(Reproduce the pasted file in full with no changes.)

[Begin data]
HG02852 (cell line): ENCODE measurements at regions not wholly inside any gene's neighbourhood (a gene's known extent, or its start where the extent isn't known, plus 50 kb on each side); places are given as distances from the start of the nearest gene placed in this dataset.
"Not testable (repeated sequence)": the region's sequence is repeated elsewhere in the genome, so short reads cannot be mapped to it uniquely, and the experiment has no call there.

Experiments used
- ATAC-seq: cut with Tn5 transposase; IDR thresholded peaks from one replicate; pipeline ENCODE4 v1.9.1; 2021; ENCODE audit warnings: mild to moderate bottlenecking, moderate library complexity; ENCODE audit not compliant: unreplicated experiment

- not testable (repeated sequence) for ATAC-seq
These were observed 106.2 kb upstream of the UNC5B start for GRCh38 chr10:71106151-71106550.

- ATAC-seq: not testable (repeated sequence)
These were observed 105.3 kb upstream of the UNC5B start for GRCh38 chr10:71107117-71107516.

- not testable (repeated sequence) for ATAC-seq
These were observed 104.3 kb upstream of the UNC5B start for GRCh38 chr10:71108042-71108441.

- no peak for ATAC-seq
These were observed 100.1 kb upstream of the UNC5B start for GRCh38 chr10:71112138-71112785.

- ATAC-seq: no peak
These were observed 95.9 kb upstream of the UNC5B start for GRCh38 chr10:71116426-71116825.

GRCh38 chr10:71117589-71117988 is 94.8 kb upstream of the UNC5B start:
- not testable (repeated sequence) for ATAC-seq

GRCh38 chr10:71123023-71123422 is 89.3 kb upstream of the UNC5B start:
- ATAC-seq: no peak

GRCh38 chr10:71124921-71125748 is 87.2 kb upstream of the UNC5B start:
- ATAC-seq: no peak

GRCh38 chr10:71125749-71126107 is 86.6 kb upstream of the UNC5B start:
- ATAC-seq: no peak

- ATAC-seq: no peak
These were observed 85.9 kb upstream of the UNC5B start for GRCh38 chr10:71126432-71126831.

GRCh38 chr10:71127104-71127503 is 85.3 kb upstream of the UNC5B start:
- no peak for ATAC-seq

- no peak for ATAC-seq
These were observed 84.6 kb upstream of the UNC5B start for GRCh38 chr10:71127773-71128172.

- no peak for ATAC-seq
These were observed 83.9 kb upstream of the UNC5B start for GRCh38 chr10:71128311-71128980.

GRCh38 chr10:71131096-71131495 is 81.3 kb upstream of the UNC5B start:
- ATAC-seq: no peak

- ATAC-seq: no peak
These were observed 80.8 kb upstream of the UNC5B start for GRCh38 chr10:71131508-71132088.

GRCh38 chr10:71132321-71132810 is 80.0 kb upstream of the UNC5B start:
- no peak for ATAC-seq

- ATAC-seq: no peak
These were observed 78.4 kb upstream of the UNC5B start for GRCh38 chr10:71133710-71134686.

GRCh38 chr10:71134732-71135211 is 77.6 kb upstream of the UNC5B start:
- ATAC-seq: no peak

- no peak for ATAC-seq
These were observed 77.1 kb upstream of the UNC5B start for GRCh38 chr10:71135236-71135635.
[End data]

HG02852 (cell line): ENCODE measurements at regions not wholly inside any gene's neighbourhood (a gene's known extent, or its start where the extent isn't known, plus 50 kb on each side); places are given as distances from the start of the nearest gene placed in this dataset.
"Not testable (repeated sequence)": the region's sequence is repeated elsewhere in the genome, so short reads cannot be mapped to it uniquely, and the experiment has no call there.

Experiments used
- ATAC-seq: cut with Tn5 transposase; IDR thresholded peaks from one replicate; pipeline ENCODE4 v1.9.1; 2021; ENCODE audit warnings: mild to moderate bottlenecking, moderate library complexity; ENCODE audit not compliant: unreplicated experiment

- not testable (repeated sequence) for ATAC-seq
These were observed 106.2 kb upstream of the UNC5B start for GRCh38 chr10:71106151-71106550.

- ATAC-seq: not testable (repeated sequence)
These were observed 105.3 kb upstream of the UNC5B start for GRCh38 chr10:71107117-71107516.

- not testable (repeated sequence) for ATAC-seq
These were observed 104.3 kb upstream of the UNC5B start for GRCh38 chr10:71108042-71108441.

- no peak for ATAC-seq
These were observed 100.1 kb upstream of the UNC5B start for GRCh38 chr10:71112138-71112785.

- ATAC-seq: no peak
These were observed 95.9 kb upstream of the UNC5B start for GRCh38 chr10:71116426-71116825.

GRCh38 chr10:71117589-71117988 is 94.8 kb upstream of the UNC5B start:
- not testable (repeated sequence) for ATAC-seq

GRCh38 chr10:71123023-71123422 is 89.3 kb upstream of the UNC5B start:
- ATAC-seq: no peak

GRCh38 chr10:71124921-71125748 is 87.2 kb upstream of the UNC5B start:
- ATAC-seq: no peak

GRCh38 chr10:71125749-71126107 is 86.6 kb upstream of the UNC5B start:
- ATAC-seq: no peak

- ATAC-seq: no peak
These were observed 85.9 kb upstream of the UNC5B start for GRCh38 chr10:71126432-71126831.

GRCh38 chr10:71127104-71127503 is 85.3 kb upstream of the UNC5B start:
- no peak for ATAC-seq

- no peak for ATAC-seq
These were observed 84.6 kb upstream of the UNC5B start for GRCh38 chr10:71127773-71128172.

- no peak for ATAC-seq
These were observed 83.9 kb upstream of the UNC5B start for GRCh38 chr10:71128311-71128980.

GRCh38 chr10:71131096-71131495 is 81.3 kb upstream of the UNC5B start:
- ATAC-seq: no peak

- ATAC-seq: no peak
These were observed 80.8 kb upstream of the UNC5B start for GRCh38 chr10:71131508-71132088.

GRCh38 chr10:71132321-71132810 is 80.0 kb upstream of the UNC5B start:
- no peak for ATAC-seq

- ATAC-seq: no peak
These were observed 78.4 kb upstream of the UNC5B start for GRCh38 chr10:71133710-71134686.

GRCh38 chr10:71134732-71135211 is 77.6 kb upstream of the UNC5B start:
- ATAC-seq: no peak

- no peak for ATAC-seq
These were observed 77.1 kb upstream of the UNC5B start for GRCh38 chr10:71135236-71135635.